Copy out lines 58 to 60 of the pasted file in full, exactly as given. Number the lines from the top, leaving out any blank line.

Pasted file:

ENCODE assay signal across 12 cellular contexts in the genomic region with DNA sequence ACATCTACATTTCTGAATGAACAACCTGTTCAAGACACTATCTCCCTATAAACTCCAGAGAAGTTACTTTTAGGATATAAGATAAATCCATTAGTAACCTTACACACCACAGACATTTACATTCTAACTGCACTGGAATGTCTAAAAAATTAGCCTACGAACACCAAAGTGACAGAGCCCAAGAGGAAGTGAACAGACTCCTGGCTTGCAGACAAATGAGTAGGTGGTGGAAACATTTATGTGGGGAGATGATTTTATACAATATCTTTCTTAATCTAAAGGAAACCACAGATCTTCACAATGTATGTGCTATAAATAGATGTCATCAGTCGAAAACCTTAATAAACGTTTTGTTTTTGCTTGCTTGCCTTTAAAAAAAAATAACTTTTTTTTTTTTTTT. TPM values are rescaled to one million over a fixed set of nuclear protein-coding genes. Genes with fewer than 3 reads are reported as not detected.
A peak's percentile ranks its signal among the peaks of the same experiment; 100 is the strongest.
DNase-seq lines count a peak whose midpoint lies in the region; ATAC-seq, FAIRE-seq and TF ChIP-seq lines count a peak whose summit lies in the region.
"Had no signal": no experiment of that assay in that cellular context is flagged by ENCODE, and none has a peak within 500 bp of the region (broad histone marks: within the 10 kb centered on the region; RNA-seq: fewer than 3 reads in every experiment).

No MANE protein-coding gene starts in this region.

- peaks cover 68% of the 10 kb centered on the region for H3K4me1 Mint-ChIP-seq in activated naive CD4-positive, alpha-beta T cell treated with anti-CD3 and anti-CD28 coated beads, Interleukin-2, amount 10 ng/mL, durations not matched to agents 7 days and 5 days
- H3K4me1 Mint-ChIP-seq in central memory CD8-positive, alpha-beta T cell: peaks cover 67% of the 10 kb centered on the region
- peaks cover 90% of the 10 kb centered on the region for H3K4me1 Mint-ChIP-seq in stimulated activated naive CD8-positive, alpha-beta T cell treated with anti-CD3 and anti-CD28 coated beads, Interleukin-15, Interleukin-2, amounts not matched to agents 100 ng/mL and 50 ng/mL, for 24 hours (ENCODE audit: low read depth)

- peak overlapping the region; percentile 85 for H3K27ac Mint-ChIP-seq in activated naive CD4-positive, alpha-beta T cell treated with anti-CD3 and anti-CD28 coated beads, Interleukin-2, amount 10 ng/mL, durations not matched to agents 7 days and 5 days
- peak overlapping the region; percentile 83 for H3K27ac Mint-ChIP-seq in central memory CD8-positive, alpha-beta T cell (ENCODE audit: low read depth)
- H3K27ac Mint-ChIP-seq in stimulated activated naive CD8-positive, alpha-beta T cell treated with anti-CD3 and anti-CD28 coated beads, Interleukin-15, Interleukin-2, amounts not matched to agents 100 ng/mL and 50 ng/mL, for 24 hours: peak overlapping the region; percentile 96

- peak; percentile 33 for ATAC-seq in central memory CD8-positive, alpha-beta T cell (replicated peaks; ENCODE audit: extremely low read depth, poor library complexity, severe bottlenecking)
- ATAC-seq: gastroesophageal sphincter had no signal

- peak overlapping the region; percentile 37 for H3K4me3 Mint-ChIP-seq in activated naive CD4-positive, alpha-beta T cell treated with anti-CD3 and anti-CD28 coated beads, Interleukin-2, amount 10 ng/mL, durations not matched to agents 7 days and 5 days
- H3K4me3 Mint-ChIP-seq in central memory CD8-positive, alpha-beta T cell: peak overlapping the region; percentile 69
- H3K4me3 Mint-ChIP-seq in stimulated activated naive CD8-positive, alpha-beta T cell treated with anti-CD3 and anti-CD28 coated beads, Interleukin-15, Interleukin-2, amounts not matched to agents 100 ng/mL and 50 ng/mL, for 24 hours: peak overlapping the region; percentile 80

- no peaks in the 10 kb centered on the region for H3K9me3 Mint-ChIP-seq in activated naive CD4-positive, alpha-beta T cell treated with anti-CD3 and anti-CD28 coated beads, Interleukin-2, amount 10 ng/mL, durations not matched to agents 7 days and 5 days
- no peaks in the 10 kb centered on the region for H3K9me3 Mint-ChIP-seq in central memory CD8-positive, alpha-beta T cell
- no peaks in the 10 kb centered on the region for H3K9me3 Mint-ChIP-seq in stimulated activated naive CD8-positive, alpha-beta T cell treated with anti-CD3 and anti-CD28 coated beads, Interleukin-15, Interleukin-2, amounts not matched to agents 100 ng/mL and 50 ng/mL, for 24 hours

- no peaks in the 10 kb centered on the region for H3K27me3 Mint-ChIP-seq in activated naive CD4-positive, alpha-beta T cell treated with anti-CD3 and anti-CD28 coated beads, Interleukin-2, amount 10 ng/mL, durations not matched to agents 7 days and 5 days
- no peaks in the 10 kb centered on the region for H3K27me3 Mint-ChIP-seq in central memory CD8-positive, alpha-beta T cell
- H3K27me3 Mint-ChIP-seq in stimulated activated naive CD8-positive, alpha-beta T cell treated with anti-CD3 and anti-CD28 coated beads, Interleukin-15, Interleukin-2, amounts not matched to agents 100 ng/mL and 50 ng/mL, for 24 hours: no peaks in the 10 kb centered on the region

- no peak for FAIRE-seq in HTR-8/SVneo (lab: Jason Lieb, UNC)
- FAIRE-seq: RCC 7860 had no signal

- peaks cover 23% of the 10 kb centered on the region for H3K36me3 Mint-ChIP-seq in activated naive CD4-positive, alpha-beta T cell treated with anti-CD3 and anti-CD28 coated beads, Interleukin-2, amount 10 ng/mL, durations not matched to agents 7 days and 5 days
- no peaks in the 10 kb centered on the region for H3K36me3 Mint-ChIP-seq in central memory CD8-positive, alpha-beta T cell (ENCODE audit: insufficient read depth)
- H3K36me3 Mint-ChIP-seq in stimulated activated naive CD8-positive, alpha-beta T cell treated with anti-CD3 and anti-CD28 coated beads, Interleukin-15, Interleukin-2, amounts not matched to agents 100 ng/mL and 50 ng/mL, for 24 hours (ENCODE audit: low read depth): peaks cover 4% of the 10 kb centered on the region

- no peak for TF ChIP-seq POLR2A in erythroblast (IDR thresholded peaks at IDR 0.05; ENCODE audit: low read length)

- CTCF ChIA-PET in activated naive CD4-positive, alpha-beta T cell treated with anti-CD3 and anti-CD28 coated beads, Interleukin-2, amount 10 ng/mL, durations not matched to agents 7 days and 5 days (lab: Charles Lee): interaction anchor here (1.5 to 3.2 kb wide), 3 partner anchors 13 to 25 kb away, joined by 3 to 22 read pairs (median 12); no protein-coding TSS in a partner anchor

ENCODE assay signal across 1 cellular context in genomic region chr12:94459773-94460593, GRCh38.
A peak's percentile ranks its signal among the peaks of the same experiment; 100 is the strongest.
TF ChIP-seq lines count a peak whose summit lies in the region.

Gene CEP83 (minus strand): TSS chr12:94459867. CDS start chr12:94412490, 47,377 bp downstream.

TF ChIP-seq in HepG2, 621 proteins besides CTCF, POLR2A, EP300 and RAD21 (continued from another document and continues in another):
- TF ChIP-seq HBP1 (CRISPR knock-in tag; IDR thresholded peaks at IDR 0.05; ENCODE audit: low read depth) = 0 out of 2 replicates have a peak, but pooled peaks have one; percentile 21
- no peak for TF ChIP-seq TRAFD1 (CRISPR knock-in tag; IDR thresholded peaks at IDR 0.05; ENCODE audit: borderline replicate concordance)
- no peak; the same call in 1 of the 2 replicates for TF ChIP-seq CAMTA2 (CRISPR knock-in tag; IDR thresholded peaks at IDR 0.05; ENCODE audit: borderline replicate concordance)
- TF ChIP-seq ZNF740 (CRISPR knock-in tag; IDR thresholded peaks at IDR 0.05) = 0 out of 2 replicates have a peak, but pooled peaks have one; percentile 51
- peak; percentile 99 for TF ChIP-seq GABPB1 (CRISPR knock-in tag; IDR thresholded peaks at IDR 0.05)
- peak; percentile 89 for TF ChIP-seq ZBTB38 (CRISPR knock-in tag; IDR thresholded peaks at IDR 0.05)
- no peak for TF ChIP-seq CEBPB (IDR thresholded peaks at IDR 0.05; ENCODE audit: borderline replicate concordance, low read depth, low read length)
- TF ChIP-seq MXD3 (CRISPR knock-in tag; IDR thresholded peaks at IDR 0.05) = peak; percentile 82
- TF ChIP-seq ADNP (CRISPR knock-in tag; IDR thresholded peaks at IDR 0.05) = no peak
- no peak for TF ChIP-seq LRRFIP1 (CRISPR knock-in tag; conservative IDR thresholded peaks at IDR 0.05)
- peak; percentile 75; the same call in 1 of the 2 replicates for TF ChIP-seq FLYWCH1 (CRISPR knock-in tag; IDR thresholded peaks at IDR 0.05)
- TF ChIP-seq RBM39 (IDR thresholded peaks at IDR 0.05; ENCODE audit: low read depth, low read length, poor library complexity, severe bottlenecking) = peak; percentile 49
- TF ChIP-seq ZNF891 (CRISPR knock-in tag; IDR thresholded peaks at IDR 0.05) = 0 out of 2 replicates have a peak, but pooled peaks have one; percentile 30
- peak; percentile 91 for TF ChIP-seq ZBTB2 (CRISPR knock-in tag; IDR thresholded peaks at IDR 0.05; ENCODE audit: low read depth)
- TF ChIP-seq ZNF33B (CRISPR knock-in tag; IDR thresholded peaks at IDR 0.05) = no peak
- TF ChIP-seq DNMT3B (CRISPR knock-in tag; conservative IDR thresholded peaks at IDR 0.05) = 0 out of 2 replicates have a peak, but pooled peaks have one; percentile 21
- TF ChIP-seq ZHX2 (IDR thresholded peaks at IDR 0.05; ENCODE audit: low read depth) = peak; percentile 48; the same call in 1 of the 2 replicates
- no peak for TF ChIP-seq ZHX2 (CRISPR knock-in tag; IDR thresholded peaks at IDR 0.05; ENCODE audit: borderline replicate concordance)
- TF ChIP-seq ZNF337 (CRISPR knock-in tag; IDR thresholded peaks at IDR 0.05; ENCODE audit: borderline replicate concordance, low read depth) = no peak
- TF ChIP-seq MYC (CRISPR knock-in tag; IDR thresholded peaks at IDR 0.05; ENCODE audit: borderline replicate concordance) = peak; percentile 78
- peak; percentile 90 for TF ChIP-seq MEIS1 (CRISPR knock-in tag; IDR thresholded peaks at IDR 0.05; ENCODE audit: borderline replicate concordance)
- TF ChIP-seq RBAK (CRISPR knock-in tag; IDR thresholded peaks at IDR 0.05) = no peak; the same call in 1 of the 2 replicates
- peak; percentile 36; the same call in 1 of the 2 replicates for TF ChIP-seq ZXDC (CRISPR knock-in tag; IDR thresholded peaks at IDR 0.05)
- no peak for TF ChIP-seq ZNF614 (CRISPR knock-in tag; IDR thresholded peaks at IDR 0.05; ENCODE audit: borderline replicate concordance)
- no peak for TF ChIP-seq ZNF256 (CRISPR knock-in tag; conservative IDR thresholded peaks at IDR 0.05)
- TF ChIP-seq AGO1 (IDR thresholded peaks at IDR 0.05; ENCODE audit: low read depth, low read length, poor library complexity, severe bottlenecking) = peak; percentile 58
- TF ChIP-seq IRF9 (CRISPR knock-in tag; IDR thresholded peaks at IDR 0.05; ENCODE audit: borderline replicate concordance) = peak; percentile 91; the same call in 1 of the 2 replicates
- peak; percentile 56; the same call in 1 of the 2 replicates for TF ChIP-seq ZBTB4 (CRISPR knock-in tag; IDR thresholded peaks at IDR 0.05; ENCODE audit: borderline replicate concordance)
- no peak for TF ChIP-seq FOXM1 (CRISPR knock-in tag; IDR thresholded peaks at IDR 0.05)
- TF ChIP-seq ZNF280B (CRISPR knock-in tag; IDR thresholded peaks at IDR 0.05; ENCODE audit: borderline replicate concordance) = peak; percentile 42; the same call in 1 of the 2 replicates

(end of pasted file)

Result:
- no peak for TF ChIP-seq ZNF614 (CRISPR knock-in tag; IDR thresholded peaks at IDR 0.05; ENCODE audit: borderline replicate concordance)
- no peak for TF ChIP-seq ZNF256 (CRISPR knock-in tag; conservative IDR thresholded peaks at IDR 0.05)
- TF ChIP-seq AGO1 (IDR thresholded peaks at IDR 0.05; ENCODE audit: low read depth, low read length, poor library complexity, severe bottlenecking) = peak; percentile 58